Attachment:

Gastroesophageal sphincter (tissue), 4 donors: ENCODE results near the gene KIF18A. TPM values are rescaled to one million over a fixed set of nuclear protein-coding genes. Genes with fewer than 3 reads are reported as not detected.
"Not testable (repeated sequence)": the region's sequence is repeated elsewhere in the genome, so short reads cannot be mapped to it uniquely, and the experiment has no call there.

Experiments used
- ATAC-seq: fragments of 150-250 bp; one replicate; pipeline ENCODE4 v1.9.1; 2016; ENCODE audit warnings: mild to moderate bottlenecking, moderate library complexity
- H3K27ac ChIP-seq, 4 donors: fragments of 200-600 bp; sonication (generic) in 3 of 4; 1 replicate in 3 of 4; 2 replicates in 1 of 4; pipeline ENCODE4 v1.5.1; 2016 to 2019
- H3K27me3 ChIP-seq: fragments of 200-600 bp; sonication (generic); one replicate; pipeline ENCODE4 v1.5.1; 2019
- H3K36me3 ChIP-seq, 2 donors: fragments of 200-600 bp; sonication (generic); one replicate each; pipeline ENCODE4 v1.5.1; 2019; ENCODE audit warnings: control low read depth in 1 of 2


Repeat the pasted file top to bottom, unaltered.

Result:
Gastroesophageal sphincter (tissue), 4 donors: ENCODE results near the gene KIF18A. TPM values are rescaled to one million over a fixed set of nuclear protein-coding genes. Genes with fewer than 3 reads are reported as not detected.
"Not testable (repeated sequence)": the region's sequence is repeated elsewhere in the genome, so short reads cannot be mapped to it uniquely, and the experiment has no call there.

Experiments used
- ATAC-seq: fragments of 150-250 bp; one replicate; pipeline ENCODE4 v1.9.1; 2016; ENCODE audit warnings: mild to moderate bottlenecking, moderate library complexity
- H3K27ac ChIP-seq, 4 donors: fragments of 200-600 bp; sonication (generic) in 3 of 4; 1 replicate in 3 of 4; 2 replicates in 1 of 4; pipeline ENCODE4 v1.5.1; 2016 to 2019
- H3K27me3 ChIP-seq: fragments of 200-600 bp; sonication (generic); one replicate; pipeline ENCODE4 v1.5.1; 2019
- H3K36me3 ChIP-seq, 2 donors: fragments of 200-600 bp; sonication (generic); one replicate each; pipeline ENCODE4 v1.5.1; 2019; ENCODE audit warnings: control low read depth in 1 of 2